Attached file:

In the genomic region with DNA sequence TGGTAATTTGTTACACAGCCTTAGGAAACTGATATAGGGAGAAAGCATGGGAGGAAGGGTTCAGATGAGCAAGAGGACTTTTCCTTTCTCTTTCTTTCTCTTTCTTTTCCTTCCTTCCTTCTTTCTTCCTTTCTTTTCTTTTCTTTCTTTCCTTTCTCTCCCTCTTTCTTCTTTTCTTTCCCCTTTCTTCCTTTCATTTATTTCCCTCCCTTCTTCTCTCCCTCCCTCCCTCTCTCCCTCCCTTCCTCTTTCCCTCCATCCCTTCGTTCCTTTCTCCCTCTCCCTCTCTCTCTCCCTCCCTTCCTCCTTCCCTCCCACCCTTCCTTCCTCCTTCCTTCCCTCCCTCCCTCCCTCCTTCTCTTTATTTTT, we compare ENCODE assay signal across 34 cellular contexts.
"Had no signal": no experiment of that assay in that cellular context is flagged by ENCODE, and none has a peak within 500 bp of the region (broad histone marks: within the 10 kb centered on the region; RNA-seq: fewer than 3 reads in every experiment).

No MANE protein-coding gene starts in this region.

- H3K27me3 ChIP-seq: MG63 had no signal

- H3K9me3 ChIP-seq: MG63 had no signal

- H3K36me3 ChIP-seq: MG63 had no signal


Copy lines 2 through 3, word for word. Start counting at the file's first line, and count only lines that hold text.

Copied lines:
"Had no signal": no experiment of that assay in that cellular context is flagged by ENCODE, and none has a peak within 500 bp of the region (broad histone marks: within the 10 kb centered on the region; RNA-seq: fewer than 3 reads in every experiment).

No MANE protein-coding gene starts in this region.